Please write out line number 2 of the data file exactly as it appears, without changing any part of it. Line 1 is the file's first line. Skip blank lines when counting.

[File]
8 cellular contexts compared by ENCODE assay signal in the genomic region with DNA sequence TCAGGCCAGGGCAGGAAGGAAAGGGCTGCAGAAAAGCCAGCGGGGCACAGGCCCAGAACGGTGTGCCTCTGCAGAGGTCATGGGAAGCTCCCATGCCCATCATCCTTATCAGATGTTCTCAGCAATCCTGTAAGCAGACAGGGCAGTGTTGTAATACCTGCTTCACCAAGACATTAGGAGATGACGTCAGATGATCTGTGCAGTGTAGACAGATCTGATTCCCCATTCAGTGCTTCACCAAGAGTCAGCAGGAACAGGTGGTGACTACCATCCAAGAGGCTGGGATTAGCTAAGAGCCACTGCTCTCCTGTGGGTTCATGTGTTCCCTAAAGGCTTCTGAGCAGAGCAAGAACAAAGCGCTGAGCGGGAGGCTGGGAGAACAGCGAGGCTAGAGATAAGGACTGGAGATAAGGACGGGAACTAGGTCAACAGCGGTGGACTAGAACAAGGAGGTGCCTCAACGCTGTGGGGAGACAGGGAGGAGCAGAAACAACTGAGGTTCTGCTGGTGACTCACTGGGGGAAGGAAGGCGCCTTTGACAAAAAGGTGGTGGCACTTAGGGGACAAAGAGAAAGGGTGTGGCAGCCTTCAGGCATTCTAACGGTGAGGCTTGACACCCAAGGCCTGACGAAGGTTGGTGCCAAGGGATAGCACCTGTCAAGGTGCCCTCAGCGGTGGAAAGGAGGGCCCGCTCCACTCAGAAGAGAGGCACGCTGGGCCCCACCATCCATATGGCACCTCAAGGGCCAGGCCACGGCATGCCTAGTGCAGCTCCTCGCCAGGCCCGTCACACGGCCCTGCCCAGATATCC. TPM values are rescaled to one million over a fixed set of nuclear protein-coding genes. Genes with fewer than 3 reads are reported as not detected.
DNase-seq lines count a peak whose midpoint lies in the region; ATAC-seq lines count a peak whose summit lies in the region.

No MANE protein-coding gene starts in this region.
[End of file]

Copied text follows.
DNase-seq lines count a peak whose midpoint lies in the region; ATAC-seq lines count a peak whose summit lies in the region.